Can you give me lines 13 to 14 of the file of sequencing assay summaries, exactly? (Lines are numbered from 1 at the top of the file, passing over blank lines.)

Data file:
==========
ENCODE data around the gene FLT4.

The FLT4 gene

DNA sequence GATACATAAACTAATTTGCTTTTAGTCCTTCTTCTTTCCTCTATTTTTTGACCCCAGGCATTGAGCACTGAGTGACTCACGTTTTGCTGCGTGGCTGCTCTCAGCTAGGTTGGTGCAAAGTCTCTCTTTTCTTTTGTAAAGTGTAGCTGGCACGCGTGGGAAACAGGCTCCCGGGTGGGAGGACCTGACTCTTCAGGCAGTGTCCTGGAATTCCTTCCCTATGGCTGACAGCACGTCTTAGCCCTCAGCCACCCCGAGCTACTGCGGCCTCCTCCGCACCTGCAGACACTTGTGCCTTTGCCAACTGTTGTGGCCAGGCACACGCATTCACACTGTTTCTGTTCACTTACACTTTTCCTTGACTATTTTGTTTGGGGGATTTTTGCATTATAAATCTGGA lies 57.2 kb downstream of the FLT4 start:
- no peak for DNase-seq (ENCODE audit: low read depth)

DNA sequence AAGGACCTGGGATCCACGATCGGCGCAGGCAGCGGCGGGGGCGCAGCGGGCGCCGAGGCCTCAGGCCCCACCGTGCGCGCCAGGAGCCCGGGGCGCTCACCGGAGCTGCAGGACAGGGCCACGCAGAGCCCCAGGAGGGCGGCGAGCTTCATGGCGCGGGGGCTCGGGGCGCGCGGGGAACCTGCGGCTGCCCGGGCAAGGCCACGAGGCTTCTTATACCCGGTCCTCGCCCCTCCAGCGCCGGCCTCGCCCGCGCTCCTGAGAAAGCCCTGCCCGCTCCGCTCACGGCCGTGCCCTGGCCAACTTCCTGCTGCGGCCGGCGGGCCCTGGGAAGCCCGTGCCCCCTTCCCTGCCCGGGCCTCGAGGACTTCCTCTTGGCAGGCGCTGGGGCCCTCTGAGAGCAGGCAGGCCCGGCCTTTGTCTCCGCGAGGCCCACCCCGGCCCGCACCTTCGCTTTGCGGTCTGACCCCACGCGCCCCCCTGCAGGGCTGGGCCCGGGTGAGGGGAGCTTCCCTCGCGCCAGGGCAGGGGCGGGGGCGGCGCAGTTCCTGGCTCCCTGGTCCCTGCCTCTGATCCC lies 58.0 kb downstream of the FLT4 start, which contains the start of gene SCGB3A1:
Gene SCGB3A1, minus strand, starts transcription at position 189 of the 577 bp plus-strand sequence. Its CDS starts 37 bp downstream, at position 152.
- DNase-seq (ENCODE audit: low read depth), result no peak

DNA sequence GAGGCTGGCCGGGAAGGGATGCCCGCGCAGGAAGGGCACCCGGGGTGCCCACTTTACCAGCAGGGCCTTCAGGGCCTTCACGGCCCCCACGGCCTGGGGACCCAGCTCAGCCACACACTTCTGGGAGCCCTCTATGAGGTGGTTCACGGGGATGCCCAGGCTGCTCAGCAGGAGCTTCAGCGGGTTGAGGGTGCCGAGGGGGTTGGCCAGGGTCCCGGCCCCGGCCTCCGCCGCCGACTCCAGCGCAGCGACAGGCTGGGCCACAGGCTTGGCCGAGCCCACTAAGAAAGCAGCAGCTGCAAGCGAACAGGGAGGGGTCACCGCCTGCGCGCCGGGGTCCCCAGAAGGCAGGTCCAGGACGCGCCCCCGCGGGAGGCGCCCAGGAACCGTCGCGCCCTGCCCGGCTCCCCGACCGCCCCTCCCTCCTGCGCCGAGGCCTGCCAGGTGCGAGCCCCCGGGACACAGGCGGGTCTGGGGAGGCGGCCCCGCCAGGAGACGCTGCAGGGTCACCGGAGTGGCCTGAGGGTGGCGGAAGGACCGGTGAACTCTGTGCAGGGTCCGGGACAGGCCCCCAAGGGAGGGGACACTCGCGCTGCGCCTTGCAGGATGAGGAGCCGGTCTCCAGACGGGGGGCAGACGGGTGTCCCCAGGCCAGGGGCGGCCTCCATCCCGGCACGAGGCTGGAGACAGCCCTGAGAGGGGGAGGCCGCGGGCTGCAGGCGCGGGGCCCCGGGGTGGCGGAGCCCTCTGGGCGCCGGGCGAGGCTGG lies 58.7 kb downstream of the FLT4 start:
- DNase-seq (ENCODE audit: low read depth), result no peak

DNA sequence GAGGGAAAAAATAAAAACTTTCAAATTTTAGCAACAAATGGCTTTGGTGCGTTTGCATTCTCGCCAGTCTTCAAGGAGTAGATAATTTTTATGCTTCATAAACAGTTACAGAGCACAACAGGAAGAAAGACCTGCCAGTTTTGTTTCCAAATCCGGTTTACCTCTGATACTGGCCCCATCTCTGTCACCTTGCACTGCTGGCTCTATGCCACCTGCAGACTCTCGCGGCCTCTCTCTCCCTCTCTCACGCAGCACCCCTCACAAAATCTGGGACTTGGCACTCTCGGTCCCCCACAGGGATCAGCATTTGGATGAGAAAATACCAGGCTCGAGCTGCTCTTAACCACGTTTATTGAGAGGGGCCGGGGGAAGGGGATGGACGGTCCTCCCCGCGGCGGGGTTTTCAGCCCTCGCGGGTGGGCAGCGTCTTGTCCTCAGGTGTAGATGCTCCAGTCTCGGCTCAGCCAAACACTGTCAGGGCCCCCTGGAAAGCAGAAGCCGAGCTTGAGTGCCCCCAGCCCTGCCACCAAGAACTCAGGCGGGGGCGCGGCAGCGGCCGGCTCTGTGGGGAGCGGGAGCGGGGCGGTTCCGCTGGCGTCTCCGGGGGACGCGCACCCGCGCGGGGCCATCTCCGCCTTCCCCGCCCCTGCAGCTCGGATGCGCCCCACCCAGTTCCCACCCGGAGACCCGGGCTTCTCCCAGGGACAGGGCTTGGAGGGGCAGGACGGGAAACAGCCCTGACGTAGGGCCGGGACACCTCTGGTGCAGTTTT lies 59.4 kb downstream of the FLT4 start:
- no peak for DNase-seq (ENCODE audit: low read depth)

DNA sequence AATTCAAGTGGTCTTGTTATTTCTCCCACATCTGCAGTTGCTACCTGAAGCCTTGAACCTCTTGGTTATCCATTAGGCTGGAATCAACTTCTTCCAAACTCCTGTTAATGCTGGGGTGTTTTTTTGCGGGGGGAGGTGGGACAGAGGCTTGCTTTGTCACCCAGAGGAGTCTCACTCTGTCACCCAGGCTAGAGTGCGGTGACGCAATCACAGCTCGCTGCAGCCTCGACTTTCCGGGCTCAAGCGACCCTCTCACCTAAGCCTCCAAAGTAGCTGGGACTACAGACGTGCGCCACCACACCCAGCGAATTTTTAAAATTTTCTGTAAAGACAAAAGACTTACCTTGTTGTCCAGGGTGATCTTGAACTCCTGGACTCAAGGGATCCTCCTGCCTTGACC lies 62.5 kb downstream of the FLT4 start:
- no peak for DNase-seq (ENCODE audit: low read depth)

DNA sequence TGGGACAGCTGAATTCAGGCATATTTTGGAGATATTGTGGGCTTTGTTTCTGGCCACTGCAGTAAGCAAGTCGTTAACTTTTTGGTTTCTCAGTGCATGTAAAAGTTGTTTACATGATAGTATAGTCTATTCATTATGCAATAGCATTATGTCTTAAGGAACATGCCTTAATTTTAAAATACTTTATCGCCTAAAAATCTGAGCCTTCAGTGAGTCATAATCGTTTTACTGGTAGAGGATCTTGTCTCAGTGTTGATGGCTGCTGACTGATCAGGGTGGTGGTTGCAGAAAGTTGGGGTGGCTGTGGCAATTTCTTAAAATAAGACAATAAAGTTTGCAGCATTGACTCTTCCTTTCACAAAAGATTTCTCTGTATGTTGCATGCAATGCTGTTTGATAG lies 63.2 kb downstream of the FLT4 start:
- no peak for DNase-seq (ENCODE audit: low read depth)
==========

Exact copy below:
- no peak for DNase-seq (ENCODE audit: low read depth)

DNA sequence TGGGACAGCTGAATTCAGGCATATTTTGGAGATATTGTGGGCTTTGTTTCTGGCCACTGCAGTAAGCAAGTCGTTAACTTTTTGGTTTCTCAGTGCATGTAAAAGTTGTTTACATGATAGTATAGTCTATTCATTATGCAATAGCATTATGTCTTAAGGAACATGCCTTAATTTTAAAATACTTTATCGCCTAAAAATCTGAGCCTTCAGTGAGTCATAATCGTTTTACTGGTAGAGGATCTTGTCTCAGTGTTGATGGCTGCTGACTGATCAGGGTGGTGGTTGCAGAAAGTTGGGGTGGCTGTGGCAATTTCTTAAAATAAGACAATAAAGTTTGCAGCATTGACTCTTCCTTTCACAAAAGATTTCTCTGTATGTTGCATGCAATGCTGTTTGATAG lies 63.2 kb downstream of the FLT4 start: